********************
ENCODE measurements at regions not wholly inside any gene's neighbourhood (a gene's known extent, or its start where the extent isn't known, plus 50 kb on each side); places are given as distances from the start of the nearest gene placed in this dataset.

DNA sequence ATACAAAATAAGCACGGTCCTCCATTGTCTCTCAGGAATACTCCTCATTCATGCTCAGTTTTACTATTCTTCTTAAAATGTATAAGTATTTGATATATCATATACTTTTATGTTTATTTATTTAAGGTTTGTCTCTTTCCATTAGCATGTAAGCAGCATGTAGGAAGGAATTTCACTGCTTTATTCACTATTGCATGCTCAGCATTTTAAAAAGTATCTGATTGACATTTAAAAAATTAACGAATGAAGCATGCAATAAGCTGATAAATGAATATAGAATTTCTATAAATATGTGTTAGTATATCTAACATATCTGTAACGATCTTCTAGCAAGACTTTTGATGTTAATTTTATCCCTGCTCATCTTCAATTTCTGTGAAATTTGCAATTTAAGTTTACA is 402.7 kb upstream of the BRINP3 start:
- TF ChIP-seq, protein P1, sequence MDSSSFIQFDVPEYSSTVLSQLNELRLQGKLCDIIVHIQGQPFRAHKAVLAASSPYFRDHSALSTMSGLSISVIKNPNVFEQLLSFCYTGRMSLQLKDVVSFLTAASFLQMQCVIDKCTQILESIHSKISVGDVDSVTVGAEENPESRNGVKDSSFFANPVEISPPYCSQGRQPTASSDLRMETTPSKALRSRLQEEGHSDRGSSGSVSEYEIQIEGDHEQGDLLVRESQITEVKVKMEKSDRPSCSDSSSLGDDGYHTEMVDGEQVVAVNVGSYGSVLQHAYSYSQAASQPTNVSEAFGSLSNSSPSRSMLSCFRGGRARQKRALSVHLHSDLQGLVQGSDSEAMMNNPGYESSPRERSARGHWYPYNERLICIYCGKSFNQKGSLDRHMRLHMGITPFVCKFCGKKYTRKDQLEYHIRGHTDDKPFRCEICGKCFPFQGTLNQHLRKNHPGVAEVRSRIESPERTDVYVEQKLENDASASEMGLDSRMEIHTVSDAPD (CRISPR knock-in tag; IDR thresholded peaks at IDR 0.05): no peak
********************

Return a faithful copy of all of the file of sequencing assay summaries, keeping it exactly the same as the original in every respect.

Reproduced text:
ENCODE measurements at regions not wholly inside any gene's neighbourhood (a gene's known extent, or its start where the extent isn't known, plus 50 kb on each side); places are given as distances from the start of the nearest gene placed in this dataset.

DNA sequence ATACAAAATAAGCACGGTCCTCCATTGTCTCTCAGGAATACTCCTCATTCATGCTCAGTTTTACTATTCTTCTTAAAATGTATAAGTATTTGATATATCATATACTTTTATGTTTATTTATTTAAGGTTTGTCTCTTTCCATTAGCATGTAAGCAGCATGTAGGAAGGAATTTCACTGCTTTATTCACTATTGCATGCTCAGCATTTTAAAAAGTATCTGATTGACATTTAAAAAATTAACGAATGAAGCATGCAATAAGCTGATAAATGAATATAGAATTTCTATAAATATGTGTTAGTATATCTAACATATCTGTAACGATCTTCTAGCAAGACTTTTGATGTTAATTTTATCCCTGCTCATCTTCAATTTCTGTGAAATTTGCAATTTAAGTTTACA is 402.7 kb upstream of the BRINP3 start:
- TF ChIP-seq, protein P1, sequence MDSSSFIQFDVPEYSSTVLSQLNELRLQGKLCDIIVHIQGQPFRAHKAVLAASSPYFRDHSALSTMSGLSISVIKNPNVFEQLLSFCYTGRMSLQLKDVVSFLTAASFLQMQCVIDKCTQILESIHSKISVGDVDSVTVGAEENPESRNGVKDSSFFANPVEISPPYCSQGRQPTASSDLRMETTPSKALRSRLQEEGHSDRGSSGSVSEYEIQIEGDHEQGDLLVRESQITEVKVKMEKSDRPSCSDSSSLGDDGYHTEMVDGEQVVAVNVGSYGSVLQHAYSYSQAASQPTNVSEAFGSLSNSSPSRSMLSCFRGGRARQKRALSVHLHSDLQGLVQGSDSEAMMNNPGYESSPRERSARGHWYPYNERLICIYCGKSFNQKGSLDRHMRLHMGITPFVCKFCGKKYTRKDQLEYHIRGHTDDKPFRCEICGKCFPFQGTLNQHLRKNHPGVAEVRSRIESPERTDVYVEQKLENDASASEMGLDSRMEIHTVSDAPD (CRISPR knock-in tag; IDR thresholded peaks at IDR 0.05): no peak